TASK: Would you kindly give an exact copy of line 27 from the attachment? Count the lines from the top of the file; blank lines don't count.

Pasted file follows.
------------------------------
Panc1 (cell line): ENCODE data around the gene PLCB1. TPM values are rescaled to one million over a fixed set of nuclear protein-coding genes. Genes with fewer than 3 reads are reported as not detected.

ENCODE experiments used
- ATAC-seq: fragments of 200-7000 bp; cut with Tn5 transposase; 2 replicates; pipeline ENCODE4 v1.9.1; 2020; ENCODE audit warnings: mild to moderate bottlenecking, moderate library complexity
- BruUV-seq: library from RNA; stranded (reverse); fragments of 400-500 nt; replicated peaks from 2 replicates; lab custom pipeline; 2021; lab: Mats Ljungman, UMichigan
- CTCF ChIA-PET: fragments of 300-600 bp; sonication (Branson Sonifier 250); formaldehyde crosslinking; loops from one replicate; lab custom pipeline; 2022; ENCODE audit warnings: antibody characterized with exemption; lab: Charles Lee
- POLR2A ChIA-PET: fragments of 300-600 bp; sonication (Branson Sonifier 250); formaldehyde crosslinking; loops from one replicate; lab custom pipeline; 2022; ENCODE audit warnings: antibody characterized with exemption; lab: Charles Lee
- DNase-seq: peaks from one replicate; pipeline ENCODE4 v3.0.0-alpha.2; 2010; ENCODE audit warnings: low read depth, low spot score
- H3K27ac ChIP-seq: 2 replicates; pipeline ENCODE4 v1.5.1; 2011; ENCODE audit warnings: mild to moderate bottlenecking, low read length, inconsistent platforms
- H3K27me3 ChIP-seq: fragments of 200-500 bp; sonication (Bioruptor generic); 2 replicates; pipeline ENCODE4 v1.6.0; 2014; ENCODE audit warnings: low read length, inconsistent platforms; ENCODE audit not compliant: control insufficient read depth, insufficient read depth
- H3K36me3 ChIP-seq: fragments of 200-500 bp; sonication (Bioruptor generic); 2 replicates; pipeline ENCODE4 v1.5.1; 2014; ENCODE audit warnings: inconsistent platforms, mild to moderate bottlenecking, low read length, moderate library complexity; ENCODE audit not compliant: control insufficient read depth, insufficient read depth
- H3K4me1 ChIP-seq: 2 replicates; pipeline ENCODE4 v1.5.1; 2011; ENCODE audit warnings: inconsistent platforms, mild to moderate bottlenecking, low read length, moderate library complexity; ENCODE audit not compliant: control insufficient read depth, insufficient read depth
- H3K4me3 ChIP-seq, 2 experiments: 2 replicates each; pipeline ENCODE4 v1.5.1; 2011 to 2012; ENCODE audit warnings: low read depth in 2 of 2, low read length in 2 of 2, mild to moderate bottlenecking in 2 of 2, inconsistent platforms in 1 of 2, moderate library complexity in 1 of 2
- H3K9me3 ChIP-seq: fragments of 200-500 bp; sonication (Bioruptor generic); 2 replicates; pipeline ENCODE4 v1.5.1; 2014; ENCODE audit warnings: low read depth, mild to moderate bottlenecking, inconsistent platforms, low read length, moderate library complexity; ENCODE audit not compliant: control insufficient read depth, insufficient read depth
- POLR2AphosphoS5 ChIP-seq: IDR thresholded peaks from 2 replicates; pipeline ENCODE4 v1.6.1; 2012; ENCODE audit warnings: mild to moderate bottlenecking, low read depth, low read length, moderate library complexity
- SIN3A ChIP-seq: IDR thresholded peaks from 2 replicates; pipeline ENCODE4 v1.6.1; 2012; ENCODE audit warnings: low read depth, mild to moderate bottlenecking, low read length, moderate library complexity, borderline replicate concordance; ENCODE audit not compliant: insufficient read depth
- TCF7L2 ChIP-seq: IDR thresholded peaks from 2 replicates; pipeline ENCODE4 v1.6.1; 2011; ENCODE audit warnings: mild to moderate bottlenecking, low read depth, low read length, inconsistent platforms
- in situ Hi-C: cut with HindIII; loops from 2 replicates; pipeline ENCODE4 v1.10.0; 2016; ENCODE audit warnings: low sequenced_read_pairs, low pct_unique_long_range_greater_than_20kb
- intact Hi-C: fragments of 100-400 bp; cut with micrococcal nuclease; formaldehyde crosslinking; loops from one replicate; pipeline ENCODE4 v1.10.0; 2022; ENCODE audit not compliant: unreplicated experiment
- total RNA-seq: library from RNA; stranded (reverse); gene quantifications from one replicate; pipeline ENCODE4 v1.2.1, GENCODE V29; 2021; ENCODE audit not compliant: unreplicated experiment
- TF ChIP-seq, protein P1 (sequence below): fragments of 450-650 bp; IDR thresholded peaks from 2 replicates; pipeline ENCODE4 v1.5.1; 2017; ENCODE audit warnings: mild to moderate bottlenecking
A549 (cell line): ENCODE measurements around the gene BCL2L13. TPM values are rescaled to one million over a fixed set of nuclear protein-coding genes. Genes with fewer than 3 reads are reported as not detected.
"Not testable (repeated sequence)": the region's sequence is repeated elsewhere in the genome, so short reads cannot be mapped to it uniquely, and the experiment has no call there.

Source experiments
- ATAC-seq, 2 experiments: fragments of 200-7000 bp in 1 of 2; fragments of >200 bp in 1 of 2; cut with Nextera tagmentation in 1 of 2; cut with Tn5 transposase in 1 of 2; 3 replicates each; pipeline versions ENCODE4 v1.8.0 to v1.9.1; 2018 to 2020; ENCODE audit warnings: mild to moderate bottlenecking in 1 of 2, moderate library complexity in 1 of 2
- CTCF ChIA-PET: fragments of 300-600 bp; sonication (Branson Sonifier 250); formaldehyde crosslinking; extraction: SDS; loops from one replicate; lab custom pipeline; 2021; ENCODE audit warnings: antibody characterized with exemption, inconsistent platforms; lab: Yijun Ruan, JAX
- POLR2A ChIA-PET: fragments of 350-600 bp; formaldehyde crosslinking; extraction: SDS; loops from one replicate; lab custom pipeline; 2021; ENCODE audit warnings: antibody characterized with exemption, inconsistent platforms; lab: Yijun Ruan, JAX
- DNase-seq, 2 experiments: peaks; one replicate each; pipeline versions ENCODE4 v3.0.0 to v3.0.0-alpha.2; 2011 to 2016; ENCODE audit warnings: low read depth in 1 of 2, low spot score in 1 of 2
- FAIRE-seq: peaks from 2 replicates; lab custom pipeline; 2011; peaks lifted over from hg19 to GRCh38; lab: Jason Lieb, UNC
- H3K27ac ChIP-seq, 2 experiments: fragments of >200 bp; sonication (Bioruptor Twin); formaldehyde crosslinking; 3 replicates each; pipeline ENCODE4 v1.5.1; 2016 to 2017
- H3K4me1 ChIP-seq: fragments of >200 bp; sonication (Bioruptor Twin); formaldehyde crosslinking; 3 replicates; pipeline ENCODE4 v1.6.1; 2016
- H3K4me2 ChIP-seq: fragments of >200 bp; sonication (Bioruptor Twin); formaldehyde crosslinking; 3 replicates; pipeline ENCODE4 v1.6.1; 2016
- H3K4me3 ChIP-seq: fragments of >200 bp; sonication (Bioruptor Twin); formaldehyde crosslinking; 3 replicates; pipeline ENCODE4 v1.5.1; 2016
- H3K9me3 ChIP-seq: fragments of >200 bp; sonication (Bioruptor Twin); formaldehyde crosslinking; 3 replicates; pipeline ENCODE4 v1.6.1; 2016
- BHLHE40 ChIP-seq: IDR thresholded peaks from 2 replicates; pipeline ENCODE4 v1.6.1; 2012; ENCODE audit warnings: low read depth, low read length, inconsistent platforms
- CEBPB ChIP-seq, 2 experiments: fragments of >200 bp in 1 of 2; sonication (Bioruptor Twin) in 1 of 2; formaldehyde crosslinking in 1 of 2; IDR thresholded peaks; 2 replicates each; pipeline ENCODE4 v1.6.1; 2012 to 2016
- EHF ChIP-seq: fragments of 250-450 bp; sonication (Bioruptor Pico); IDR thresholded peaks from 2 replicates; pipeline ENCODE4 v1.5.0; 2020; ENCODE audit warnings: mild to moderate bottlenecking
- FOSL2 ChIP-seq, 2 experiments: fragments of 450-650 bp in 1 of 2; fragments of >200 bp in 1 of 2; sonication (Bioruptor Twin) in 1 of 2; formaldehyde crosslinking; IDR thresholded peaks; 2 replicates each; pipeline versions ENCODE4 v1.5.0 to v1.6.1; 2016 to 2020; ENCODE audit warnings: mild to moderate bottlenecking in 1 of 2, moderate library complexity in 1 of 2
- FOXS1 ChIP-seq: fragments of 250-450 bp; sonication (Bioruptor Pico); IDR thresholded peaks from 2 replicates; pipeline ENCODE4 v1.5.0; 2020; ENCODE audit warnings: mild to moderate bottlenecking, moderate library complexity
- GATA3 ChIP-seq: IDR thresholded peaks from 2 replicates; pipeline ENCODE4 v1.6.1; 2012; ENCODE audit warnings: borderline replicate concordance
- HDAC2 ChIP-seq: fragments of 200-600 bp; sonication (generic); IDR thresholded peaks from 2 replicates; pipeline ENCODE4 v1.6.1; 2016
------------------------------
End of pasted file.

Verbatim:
- DNase-seq, 2 experiments: peaks; one replicate each; pipeline versions ENCODE4 v3.0.0 to v3.0.0-alpha.2; 2011 to 2016; ENCODE audit warnings: low read depth in 1 of 2, low spot score in 1 of 2